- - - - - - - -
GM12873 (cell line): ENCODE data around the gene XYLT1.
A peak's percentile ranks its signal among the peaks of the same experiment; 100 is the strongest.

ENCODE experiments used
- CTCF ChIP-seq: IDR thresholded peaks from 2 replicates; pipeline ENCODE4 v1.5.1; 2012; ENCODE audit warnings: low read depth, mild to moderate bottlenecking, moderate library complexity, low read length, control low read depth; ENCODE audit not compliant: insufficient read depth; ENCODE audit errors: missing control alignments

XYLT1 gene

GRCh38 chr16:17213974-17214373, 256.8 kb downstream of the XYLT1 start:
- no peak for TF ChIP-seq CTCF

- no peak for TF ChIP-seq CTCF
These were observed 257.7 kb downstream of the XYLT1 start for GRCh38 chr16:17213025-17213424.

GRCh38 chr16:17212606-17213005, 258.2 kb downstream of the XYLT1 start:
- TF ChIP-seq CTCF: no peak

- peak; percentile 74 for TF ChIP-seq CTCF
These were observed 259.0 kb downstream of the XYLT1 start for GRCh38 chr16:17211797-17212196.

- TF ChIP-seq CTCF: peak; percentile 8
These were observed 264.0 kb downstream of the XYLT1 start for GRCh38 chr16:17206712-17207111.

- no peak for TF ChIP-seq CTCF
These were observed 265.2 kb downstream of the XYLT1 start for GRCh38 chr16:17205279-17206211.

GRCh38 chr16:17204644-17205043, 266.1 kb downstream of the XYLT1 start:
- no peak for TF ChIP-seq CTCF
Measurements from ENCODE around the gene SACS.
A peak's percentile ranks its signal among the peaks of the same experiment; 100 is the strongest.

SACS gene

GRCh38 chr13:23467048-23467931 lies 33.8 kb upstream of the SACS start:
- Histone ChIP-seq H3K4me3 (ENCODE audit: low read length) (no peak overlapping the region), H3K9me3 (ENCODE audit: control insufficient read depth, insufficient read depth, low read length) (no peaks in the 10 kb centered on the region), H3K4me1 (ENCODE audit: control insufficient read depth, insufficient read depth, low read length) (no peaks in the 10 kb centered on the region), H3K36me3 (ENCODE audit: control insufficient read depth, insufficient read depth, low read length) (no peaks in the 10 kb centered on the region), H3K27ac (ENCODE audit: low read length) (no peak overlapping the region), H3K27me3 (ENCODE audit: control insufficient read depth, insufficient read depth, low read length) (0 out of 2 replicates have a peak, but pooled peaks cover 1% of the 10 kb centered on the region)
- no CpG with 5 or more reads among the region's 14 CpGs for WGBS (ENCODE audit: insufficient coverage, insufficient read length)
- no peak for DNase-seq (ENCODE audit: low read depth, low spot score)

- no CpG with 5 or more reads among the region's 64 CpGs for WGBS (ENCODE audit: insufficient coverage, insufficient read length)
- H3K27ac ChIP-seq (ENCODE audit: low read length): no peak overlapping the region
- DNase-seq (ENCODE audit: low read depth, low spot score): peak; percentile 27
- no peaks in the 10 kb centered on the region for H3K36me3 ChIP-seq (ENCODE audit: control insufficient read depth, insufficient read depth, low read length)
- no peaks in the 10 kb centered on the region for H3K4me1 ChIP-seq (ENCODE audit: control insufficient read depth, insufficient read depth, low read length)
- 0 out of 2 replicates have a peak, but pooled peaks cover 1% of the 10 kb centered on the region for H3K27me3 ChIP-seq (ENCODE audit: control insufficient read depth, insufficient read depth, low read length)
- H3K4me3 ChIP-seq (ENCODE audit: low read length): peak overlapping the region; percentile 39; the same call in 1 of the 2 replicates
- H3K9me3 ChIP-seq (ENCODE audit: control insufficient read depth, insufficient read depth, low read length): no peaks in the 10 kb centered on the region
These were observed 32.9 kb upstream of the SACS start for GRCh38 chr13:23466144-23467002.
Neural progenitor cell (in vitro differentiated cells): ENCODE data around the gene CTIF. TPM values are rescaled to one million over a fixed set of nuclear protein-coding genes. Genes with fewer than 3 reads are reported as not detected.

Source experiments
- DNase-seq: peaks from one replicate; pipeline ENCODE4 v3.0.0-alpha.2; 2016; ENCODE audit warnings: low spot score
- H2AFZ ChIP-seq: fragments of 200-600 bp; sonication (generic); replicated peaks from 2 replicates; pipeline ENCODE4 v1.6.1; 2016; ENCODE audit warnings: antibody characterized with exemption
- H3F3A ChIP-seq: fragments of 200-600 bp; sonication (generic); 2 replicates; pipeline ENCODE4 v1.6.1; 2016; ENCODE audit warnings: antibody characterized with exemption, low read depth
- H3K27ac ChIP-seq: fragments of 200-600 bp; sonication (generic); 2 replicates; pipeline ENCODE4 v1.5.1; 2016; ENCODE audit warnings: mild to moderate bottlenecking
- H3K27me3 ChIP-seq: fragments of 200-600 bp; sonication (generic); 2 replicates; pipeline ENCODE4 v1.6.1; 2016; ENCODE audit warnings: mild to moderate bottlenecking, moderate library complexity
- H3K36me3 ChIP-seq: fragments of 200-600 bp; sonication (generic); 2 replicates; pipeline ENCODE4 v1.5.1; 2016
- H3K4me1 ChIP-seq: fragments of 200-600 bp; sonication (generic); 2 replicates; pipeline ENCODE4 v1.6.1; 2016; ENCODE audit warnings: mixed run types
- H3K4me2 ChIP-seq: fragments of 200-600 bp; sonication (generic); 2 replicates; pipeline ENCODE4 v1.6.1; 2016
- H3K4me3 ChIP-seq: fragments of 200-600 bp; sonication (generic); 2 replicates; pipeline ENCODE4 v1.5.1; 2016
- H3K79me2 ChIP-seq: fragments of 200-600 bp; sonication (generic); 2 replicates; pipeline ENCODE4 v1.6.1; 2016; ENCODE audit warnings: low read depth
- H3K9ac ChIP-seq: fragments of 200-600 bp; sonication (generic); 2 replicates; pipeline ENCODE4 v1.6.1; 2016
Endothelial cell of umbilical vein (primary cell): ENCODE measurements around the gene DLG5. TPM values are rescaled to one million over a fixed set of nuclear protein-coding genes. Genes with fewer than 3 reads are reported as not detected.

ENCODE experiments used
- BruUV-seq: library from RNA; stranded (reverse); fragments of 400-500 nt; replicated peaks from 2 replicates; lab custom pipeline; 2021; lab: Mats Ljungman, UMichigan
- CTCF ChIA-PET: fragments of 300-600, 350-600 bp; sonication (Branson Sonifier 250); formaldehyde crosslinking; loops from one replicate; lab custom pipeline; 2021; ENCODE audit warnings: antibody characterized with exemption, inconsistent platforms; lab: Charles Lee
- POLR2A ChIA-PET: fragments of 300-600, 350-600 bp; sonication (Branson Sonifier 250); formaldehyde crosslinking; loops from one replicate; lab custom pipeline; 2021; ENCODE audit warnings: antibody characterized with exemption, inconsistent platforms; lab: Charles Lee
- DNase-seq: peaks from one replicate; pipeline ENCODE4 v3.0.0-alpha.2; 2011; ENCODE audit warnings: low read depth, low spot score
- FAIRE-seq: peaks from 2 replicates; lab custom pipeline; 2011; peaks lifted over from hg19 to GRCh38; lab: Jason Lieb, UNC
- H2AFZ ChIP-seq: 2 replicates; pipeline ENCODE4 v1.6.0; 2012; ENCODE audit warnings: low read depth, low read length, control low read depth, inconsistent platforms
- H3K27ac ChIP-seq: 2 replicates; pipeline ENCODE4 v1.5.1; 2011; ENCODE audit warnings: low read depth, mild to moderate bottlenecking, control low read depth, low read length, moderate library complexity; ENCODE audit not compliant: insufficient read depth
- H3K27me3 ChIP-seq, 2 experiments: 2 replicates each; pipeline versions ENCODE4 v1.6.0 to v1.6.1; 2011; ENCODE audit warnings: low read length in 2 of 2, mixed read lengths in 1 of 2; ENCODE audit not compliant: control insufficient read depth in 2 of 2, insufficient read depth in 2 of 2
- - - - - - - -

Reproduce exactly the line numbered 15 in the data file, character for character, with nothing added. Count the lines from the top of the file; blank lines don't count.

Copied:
These were observed 264.0 kb downstream of the XYLT1 start for GRCh38 chr16:17206712-17207111.